- Home preparation: Prepare your home for your post-surgery recovery. This may involve arranging a comfortable sleeping area on the ground floor, obtaining necessary medical equipment, and ensuring your home is safe and accessible.
Remember that communication with your surgeon and medical team is crucial throughout the preparation process. They will provide you with personalized guidance based on your specific medical condition and surgical needs. Cervical revision back surgery is a complex procedure, and thorough preparation can contribute to a smoother and more successful outcome.
How Is Cervical Revision Performed?
Cervical revisions are performed in a variety of ways, depending on your unique situation. Dr. Courtney specializes in minimally invasive surgeries, including endoscopic microdiscectomies, laminectomies, and cervical fusions. These procedures can be used to revise failed neck surgeries.
Based on your consultation, physical exam, and diagnostic imaging conducted by Dr. Courtney, he determines the cause of your failed neck surgery and identifies revision options. In cases of hardware problems, Dr. Courtney removes the problematic hardware and replaces it with more appropriate equipment for your condition and anatomy.
For cervical revision involving the removal of a cervical disc or bony overgrowth, Dr. Courtney performs the least invasive surgical procedure possible to ease or eliminate your symptoms.
If you’re experiencing instability or problems at multiple levels of your cervical spine, he could recommend cervical fusion.
What Is Recovery Like After Cervical Revision?
Because this is not the first surgery in the area, it is crucial for patients to follow their surgeon’s postoperative instructions as closely as possible. While the healing process varies from patient to patient, most feel comfortable returning to normal activities after around three months. Recovery varies due to factors like the severity of your condition, the type of surgery performed, and your overall health.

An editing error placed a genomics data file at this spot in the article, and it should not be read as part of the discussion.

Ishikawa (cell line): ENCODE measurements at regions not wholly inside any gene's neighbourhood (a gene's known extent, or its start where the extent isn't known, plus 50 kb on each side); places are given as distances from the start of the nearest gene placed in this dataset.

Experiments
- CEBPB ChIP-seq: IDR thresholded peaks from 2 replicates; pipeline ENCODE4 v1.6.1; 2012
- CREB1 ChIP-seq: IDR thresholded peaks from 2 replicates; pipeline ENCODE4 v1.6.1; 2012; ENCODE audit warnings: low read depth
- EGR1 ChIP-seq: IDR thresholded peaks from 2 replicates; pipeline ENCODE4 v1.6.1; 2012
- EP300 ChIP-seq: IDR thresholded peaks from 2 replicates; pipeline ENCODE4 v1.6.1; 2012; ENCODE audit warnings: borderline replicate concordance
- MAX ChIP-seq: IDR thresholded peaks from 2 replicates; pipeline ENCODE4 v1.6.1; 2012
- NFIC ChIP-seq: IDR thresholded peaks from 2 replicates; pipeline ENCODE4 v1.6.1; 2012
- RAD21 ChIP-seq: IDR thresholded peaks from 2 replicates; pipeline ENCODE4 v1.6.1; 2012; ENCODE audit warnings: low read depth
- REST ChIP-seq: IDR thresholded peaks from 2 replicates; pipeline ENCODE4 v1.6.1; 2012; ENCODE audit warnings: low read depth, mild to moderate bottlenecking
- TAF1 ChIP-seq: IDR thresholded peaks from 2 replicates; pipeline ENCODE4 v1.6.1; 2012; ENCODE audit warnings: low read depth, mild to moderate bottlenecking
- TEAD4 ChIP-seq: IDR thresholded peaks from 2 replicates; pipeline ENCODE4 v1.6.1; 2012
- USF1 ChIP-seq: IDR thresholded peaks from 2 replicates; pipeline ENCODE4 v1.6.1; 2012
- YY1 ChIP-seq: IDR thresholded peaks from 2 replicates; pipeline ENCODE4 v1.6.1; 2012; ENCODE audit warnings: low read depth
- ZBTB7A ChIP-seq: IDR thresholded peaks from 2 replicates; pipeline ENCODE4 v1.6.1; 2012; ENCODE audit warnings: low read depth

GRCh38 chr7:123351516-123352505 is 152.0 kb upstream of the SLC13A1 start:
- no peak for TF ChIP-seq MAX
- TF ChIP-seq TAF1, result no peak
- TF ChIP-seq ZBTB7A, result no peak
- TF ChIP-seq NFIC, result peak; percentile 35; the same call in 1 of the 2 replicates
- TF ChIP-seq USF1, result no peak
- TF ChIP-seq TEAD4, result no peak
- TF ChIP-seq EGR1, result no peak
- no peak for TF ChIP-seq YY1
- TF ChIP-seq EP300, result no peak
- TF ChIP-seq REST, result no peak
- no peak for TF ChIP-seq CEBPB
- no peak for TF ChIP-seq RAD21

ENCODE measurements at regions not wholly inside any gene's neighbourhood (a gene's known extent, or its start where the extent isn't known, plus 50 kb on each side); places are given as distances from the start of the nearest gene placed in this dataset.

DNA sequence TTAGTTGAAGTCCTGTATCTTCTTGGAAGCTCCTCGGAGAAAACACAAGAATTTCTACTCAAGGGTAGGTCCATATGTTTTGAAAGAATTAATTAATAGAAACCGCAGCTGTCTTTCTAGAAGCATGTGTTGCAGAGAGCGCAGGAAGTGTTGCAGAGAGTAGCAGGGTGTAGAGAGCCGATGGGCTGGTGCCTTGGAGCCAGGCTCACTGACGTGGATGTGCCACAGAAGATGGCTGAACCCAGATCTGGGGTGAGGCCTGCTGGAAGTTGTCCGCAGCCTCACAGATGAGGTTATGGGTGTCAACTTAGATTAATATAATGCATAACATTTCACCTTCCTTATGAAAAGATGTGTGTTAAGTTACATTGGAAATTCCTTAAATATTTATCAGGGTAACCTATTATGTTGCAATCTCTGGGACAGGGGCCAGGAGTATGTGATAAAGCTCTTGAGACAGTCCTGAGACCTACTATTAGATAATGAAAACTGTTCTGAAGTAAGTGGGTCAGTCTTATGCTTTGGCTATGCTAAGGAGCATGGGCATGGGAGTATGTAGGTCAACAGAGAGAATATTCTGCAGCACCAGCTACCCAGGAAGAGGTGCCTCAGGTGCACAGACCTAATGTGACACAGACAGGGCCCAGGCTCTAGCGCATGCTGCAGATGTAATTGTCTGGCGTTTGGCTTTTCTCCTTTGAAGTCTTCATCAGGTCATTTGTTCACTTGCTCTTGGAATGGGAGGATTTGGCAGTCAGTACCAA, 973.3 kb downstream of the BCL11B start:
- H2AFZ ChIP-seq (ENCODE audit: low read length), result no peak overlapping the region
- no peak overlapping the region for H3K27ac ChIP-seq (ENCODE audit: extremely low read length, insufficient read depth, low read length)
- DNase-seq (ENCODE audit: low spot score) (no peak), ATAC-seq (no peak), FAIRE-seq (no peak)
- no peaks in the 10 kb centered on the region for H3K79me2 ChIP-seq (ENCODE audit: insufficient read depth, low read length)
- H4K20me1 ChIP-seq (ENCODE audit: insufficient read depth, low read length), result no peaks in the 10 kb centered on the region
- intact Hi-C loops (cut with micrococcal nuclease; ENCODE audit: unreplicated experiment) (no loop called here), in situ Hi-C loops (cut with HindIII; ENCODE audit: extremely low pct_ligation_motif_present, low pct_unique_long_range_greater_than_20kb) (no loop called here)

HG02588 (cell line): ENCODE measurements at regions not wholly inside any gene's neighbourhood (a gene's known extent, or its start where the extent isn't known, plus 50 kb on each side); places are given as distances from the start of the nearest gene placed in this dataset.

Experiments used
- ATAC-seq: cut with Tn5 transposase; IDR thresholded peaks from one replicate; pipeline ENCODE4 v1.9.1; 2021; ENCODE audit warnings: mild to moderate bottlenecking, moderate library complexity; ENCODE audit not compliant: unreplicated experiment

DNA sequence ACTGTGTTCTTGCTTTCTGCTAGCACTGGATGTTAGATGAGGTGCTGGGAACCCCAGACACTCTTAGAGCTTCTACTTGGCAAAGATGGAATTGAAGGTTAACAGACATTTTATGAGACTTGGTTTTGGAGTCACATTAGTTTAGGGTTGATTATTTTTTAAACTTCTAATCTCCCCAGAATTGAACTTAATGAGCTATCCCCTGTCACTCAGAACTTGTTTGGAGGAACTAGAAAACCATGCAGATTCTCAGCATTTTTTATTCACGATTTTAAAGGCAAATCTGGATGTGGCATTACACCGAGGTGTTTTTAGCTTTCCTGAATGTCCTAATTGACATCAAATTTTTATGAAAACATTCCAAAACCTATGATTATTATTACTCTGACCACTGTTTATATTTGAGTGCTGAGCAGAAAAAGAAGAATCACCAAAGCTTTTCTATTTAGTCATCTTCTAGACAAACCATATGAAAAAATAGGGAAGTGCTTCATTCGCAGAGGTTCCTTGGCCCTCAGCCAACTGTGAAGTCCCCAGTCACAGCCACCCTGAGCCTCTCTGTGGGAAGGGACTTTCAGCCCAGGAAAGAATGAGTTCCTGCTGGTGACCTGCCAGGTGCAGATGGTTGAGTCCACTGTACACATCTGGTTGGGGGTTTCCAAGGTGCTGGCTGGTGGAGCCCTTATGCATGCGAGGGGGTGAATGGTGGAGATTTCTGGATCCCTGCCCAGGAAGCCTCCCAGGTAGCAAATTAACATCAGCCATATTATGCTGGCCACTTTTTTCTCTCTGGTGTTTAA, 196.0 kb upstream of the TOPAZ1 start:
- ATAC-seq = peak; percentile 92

Am I a Candidate for Cervical Revision?
Not all patients with failed neck surgeries are candidates for cervical revision. Dr. Courtney determines if you’re a candidate based on your medical history, symptoms, and prior surgery.
If appropriate, Dr. Courtney could recommend a series of conservative treatments like physical therapy, oral medications, or cervical injections before considering revision surgery.
Some lifestyle activities like smoking could prevent you from having a cervical revision. As an experienced trainer of fellow orthopedic spine surgeons, Dr. Courtney has extensive knowledge of the risks and benefits of revision surgery and answers all of your questions thoroughly so you can make an educated decision.
If you and Dr. Courtney agree that cervical revision is the best choice for you, he carefully plans your surgery to address your specific concerns for the best results possible.
What Are the Risks of Revision Cervical Surgery?
Revision spine surgery, like any surgical procedure, carries certain risk factors and potential complications. These risks can vary depending on the specific type of revision surgery, the patient’s overall health, and the complexity of the case. However, complications are generally rare after cervical revision.
Some potential risks associated with cervical revision surgery include the following.
- Excessive bleeding
- Significant instability
- Hardware failure
- Spinal deformity
- Neural compression
- Nerve damage
- Adjacent segment disease
- Deep vein thrombosis
- Scar tissue
Contact the Advanced Spine Center for Cervical Revision Surgery in Plano, TX
If you have suffered from a painful condition like degenerative disc disease, you may have undergone a cervical decompression or stabilization. Unfortunately, no surgery is guaranteed to have perfect results. Some patients must undergo follow-up revision surgeries to correct any issues arising from the first surgery. If you have experienced a failed cervical spine surgery, the Advanced Spine Center is here to offer cervical revisions.
Find out if you’re a candidate for cervical revision by calling the Advanced Spine Center at 972-499-5457 or scheduling a consultation online now.